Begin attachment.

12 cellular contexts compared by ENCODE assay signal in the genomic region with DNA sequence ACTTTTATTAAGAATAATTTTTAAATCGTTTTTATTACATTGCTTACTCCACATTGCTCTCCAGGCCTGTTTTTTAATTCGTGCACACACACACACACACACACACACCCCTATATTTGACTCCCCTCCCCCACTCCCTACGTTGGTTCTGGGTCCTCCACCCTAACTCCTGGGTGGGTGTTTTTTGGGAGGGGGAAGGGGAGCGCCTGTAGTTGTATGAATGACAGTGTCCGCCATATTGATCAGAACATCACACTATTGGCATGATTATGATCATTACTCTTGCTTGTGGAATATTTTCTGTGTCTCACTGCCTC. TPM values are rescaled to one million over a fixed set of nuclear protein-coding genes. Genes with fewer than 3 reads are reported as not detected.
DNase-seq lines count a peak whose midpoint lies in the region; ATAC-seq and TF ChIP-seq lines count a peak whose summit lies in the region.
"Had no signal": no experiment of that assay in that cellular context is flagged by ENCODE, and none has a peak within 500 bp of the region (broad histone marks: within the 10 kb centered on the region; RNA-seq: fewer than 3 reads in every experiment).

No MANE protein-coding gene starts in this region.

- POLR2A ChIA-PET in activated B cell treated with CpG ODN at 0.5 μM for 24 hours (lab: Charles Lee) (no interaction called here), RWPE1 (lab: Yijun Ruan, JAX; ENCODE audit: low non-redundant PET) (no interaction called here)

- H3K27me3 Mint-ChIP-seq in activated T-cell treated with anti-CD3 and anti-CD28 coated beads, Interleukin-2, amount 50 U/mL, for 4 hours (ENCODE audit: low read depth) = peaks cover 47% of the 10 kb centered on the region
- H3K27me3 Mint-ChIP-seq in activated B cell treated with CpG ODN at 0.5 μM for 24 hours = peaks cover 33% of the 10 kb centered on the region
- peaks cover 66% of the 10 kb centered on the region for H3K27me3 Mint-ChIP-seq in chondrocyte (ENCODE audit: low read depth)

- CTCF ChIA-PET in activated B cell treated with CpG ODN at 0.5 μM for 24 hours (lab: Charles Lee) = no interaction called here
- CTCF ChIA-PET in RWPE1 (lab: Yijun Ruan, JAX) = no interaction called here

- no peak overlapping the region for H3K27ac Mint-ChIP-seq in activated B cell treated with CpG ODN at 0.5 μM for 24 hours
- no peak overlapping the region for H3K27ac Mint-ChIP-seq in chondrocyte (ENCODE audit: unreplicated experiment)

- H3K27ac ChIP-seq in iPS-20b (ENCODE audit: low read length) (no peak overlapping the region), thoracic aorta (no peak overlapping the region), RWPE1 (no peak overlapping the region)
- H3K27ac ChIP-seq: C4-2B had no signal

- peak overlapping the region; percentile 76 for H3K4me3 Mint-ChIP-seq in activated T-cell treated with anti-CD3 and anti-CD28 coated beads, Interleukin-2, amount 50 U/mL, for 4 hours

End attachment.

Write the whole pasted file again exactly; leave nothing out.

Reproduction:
12 cellular contexts compared by ENCODE assay signal in the genomic region with DNA sequence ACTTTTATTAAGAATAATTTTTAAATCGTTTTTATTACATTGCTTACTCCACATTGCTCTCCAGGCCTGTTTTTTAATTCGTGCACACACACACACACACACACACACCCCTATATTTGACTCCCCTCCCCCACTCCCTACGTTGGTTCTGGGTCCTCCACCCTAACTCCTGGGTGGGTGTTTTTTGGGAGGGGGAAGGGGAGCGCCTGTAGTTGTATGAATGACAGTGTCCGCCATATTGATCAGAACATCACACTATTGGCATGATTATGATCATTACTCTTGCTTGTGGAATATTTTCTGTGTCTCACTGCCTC. TPM values are rescaled to one million over a fixed set of nuclear protein-coding genes. Genes with fewer than 3 reads are reported as not detected.
DNase-seq lines count a peak whose midpoint lies in the region; ATAC-seq and TF ChIP-seq lines count a peak whose summit lies in the region.
"Had no signal": no experiment of that assay in that cellular context is flagged by ENCODE, and none has a peak within 500 bp of the region (broad histone marks: within the 10 kb centered on the region; RNA-seq: fewer than 3 reads in every experiment).

No MANE protein-coding gene starts in this region.

- POLR2A ChIA-PET in activated B cell treated with CpG ODN at 0.5 μM for 24 hours (lab: Charles Lee) (no interaction called here), RWPE1 (lab: Yijun Ruan, JAX; ENCODE audit: low non-redundant PET) (no interaction called here)

- H3K27me3 Mint-ChIP-seq in activated T-cell treated with anti-CD3 and anti-CD28 coated beads, Interleukin-2, amount 50 U/mL, for 4 hours (ENCODE audit: low read depth) = peaks cover 47% of the 10 kb centered on the region
- H3K27me3 Mint-ChIP-seq in activated B cell treated with CpG ODN at 0.5 μM for 24 hours = peaks cover 33% of the 10 kb centered on the region
- peaks cover 66% of the 10 kb centered on the region for H3K27me3 Mint-ChIP-seq in chondrocyte (ENCODE audit: low read depth)

- CTCF ChIA-PET in activated B cell treated with CpG ODN at 0.5 μM for 24 hours (lab: Charles Lee) = no interaction called here
- CTCF ChIA-PET in RWPE1 (lab: Yijun Ruan, JAX) = no interaction called here

- no peak overlapping the region for H3K27ac Mint-ChIP-seq in activated B cell treated with CpG ODN at 0.5 μM for 24 hours
- no peak overlapping the region for H3K27ac Mint-ChIP-seq in chondrocyte (ENCODE audit: unreplicated experiment)

- H3K27ac ChIP-seq in iPS-20b (ENCODE audit: low read length) (no peak overlapping the region), thoracic aorta (no peak overlapping the region), RWPE1 (no peak overlapping the region)
- H3K27ac ChIP-seq: C4-2B had no signal

- peak overlapping the region; percentile 76 for H3K4me3 Mint-ChIP-seq in activated T-cell treated with anti-CD3 and anti-CD28 coated beads, Interleukin-2, amount 50 U/mL, for 4 hours